The top twelve male finalists took the stage on last night’s American Idol, attempting to disprove the judges’ decree that the ladies shall inherit this season. Overall, the menfolk turned in fair performances, but in true Idol fashion, those savvy hopefuls who actually listened the night before to what the judges had claimed they wanted to hear were roundly chided for their attempts at individuality. Even though the judging panel repeated their “make a familiar song your own” mantra on Tuesday, they seemed flabbergasted and annoyed when Todrick Hall and Andrew Garcia actually did so, offering quirky, unexpected recastings of popular songs. Big mistake, guys: You actually think Randy and Kara remember what they said the night before? And incidentally, when Simon exhorts you to find your voice, he means your ready-to-shrink-wrap-and-sell-at–Best Buy voice.
Todrick opened the show with a fascinating version of “Since U Been Gone,” turning the fist-pumping anthem into a slow moving synth-funk jam. It was an arresting rearrangement of a familiar tune, and it complemented his vocal strengths perfectly; he doesn’t have a huge range, so he did well to choose a funky number that emphasizes style over ability.
And in spite of this and everything he harped on 24 hours earlier, Randy scolded Todrick for altering the song, informing him that the Kelly Clarkson tune “was a hit because it already sounded good.” Simon — who probably would have warned Elvis against mixing country with R&B if he had been at Sun Records in the fifties — went even further, calling the listenable arrangement “crazy” and “stupid.” “Where did you hear that version of the song?” Simon testily asked him. “In my head,” Todrick replied with fortitude under fire. Uh-oh you don't want to be bringing up individualistic expression around the man who thinks Leona Lewis is the future of music.
Andrew Garcia, the vaguely outta Compton daddy who provided us with that fabulous acoustic version of Paula Abdul’s “Straight Up” during Hollywood week, offered a slow, strummy version of Fall Out Boy’s “Sugar, We’re Goin Down.” While it wasn’t the wisest choice — it lacked energy and emphasized the slight whine in his voice when he goes high — it was hardly as disappointing as the judges declared it to be. You could tell Andrew poured himself into the performance, and that authenticity, coupled with the lingering brilliance of his “Straight Up” cover, should be enough to get him through to the next week. Nevertheless, the judges made sure he didn’t get away without a warning to not be so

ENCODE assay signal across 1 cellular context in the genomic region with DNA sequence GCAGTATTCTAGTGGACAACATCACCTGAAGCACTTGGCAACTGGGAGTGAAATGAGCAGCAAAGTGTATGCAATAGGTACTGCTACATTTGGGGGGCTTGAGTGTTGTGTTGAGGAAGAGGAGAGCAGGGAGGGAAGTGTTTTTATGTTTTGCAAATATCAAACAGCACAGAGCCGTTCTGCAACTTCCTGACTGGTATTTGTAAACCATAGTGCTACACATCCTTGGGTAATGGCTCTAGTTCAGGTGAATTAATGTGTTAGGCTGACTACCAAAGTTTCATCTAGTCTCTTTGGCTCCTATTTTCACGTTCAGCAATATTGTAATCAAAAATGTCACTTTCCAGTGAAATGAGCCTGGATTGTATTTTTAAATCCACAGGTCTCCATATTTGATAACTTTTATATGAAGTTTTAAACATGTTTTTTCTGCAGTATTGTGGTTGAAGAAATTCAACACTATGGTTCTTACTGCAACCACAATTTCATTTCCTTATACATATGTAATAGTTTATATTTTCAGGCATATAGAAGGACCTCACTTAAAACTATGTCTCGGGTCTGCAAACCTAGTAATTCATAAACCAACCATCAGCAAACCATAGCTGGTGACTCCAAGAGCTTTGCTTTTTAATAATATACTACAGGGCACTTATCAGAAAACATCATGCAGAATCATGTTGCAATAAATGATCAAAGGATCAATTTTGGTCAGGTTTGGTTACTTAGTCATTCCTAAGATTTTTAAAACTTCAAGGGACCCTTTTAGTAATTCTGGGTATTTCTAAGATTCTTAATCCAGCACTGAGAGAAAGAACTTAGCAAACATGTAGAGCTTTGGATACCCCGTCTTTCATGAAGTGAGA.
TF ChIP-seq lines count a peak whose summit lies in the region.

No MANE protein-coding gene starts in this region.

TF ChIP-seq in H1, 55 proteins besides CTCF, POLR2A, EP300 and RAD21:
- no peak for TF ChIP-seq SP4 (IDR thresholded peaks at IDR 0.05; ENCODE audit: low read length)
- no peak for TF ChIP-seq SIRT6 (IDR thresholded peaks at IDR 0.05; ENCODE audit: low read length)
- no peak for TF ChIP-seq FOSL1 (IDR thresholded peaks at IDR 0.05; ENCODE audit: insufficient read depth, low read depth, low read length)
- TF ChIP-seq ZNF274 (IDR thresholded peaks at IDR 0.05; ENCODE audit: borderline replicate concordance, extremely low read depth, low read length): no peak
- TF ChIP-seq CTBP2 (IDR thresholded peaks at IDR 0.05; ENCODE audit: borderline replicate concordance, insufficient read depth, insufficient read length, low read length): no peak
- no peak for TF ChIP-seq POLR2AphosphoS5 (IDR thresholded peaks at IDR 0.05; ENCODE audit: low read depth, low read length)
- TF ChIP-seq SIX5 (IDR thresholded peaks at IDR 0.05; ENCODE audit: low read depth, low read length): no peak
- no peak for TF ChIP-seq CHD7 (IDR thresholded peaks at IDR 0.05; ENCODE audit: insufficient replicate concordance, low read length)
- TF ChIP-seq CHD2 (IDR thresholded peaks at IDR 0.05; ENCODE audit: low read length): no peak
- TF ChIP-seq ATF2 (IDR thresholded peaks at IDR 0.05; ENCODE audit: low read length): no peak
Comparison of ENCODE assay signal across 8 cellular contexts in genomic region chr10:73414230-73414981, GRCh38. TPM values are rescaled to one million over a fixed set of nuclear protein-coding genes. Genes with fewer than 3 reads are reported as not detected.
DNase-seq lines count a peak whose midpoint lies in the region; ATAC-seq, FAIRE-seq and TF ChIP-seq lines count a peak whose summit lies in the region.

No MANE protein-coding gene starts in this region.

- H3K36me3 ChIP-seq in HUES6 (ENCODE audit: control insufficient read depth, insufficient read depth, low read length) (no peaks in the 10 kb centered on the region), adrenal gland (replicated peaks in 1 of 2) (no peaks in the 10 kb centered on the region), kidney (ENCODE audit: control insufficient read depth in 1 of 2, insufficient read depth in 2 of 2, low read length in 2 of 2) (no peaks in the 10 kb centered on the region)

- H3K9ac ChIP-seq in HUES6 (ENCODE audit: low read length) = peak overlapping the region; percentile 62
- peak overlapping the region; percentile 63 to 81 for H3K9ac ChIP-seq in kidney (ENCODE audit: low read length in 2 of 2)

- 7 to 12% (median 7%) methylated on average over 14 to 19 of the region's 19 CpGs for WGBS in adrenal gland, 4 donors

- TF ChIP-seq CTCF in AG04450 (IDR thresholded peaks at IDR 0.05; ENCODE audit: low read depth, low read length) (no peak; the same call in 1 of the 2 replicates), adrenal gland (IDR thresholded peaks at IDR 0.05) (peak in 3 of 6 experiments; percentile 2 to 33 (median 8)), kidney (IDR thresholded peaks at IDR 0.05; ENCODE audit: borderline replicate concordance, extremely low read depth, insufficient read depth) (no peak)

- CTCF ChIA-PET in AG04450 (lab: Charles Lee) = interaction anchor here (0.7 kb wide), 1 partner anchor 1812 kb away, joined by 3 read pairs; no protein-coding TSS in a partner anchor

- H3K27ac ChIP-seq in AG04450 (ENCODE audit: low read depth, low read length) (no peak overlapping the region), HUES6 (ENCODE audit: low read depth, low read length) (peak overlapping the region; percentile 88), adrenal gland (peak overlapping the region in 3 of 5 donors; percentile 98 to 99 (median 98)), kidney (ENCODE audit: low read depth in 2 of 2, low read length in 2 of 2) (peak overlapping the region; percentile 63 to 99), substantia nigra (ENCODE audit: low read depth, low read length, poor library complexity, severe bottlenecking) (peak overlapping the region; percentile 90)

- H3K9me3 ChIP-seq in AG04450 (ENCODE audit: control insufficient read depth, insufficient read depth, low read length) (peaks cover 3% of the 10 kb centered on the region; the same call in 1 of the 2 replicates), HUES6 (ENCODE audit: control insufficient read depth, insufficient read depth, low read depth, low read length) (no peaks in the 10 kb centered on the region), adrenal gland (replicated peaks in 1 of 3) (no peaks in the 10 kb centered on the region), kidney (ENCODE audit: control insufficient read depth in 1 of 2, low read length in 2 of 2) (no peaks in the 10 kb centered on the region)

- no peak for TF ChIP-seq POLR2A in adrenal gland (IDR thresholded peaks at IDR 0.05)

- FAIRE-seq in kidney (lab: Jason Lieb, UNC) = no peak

the next time around.
• Though he at times looked like he was about to flee the stage in tears, Alex Lambert impressed and shocked America by not completely choking. Plus, Ellen is right: You have to respect him for refusing to give up on his mullet despite all common sense.
• Tim Urban only made the top 24 because another dude was disqualified. He kindly demonstrated why the judges cut him in the first place.
• Michael Lynche, whose wife gave birth during Hollywood week, sang Maroon 5’s “This Love.” He comes across more equipped to sing the backup hook on a hit single than to actually have one credited solely to his name.
• Tyler Grady got dressed down for dressing up like a seventies rock star. In a shocking display of being “in touch,” Kara suggested he try singing something more current, like Phoenix’s “1901.” Okay, fine, even your mom might label Phoenix passé at this point, but considering Simon told NME last December that he hadn’t even listened to the latest Animal Collective release, any indication the judges are aware of a greater musical universe is welcome.
Of course, Kara might have just been name-dropping an “in” band to impress her onetime shirtless beau Casey James. In spite of the fact that he performed a Bryan Adams song, he actually gave the most satisfying and cohesive performance of the night. But when it came time to evaluate his performance, Randy, Simon, Ellen, and Kara fell over themselves trying to mine the moment for comedy by making “Kara and Casey sitting in a tree” jokes. You can see the stilted, forced hilarity below.
And tonight, tune in (or, more sensibly, just check online) to see which four contestants get the ax this week. Fingers crossed Haeley makes it through.
Television Without Pity's Jacob noticed that "'pushed' is quickly becoming [Ellen's] 'pitchy.'"
The A.V. Club's Leonard Pierce found his "person I hate for no immediately explicable reason" in Lee DeWyze. "He's a sort of overly self-impressed MOR douchebag."
Entertainment Weekly's Michael Slezak advised Archuleta 2.0 contestant Aaron Kelly to "obliterate his rock-back-and-forth stance that resembles a four-year-old in need of a potty."